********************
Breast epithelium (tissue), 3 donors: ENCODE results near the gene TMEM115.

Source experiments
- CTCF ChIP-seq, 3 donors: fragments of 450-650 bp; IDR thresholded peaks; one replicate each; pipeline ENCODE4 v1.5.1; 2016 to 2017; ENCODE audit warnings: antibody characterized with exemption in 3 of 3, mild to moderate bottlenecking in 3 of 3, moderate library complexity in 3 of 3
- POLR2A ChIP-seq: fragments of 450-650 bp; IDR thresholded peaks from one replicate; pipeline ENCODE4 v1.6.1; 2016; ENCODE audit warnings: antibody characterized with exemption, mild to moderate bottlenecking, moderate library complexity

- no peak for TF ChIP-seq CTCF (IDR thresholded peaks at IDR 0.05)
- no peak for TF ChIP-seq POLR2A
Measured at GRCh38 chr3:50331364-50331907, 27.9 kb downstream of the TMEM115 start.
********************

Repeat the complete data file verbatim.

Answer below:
Breast epithelium (tissue), 3 donors: ENCODE results near the gene TMEM115.

Source experiments
- CTCF ChIP-seq, 3 donors: fragments of 450-650 bp; IDR thresholded peaks; one replicate each; pipeline ENCODE4 v1.5.1; 2016 to 2017; ENCODE audit warnings: antibody characterized with exemption in 3 of 3, mild to moderate bottlenecking in 3 of 3, moderate library complexity in 3 of 3
- POLR2A ChIP-seq: fragments of 450-650 bp; IDR thresholded peaks from one replicate; pipeline ENCODE4 v1.6.1; 2016; ENCODE audit warnings: antibody characterized with exemption, mild to moderate bottlenecking, moderate library complexity

- no peak for TF ChIP-seq CTCF (IDR thresholded peaks at IDR 0.05)
- no peak for TF ChIP-seq POLR2A
Measured at GRCh38 chr3:50331364-50331907, 27.9 kb downstream of the TMEM115 start.